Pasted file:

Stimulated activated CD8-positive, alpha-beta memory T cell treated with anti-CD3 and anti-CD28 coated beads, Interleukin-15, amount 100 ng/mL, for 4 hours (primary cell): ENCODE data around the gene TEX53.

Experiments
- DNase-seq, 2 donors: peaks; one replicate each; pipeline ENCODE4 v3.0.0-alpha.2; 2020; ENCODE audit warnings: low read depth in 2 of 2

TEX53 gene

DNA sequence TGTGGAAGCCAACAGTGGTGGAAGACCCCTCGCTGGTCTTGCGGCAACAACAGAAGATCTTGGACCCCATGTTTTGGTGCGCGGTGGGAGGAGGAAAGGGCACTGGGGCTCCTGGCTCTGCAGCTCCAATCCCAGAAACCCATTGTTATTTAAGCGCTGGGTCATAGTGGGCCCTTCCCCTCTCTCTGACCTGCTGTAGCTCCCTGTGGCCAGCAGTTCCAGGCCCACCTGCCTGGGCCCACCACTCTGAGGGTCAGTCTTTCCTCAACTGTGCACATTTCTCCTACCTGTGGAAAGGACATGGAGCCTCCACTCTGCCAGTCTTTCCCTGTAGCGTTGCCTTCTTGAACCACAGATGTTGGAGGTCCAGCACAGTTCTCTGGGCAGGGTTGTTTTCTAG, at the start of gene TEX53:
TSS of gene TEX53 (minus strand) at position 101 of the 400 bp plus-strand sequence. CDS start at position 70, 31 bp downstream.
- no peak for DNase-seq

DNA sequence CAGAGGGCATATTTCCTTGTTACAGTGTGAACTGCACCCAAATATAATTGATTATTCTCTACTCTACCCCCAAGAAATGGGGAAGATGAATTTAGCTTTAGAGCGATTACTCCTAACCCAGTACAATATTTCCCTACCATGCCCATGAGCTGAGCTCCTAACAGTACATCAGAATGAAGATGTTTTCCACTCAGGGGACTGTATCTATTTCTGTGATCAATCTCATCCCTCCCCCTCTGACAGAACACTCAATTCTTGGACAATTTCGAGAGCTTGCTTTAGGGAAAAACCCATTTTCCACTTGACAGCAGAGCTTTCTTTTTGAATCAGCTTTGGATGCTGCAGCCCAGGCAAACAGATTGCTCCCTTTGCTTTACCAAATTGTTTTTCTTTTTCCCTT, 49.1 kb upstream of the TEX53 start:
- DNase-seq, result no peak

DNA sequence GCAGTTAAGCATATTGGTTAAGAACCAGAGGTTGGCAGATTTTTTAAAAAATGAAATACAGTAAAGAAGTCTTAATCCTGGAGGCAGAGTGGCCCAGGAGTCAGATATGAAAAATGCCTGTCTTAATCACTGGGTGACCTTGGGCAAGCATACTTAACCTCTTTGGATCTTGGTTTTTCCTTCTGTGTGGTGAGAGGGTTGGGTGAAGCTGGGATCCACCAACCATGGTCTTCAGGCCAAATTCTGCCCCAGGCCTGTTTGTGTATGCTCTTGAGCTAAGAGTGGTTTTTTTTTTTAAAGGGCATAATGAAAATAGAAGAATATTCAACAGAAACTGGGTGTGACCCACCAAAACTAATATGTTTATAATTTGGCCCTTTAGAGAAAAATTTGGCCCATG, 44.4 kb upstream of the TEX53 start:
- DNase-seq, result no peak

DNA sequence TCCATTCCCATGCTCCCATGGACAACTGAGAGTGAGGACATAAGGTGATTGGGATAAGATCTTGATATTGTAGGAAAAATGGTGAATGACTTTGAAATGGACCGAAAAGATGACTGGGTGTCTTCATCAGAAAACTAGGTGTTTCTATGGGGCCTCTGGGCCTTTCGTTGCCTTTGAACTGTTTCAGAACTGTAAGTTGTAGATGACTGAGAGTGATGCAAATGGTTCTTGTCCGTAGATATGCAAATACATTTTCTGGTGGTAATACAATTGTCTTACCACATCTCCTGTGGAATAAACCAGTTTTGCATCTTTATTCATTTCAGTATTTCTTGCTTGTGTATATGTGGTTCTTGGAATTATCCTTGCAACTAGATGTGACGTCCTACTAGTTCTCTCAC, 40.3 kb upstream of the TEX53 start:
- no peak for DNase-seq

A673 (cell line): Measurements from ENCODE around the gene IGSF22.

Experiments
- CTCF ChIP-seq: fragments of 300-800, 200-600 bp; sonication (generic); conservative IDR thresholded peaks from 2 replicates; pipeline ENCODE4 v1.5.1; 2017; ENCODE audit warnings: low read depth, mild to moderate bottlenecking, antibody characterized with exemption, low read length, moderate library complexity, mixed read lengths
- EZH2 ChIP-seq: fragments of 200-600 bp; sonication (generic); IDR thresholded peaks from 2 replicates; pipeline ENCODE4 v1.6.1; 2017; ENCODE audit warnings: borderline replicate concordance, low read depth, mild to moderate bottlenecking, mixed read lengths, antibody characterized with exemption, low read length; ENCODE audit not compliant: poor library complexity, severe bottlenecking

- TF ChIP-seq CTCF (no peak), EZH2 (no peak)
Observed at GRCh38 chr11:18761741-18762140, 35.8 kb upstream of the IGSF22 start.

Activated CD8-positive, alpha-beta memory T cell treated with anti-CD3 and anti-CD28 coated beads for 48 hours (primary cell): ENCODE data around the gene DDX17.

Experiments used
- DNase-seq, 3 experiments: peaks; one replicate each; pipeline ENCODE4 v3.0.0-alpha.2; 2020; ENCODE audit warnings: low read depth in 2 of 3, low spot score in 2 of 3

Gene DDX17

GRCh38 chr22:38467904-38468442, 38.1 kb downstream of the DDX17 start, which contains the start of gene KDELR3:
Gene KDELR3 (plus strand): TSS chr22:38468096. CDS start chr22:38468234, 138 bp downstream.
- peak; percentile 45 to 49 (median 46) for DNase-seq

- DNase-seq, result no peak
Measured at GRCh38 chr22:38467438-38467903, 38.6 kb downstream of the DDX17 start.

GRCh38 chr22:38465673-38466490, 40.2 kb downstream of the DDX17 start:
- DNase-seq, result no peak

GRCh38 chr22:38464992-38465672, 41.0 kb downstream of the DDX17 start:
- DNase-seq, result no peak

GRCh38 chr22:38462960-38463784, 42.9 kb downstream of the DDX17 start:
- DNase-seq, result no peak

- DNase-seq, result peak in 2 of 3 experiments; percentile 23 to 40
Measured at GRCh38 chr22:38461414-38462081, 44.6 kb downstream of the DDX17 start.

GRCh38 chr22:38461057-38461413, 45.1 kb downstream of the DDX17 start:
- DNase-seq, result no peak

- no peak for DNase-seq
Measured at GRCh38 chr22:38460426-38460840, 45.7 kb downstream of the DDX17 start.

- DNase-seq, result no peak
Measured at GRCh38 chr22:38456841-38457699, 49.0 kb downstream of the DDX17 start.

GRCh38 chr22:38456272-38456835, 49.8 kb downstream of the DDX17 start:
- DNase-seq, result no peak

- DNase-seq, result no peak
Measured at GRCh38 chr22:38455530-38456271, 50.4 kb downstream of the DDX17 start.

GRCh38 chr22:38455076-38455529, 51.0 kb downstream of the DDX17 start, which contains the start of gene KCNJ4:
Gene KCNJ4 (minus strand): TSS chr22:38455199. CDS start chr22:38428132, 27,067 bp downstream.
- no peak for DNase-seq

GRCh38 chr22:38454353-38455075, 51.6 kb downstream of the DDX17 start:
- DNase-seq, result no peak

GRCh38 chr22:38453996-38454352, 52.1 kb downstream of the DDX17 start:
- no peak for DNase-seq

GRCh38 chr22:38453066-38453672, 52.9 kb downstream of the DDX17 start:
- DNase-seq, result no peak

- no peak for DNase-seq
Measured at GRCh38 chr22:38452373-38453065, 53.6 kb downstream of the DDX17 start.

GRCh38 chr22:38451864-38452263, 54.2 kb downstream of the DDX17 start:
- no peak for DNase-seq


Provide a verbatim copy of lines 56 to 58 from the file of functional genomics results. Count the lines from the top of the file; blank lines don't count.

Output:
- no peak for DNase-seq
Measured at GRCh38 chr22:38452373-38453065, 53.6 kb downstream of the DDX17 start.

GRCh38 chr22:38451864-38452263, 54.2 kb downstream of the DDX17 start: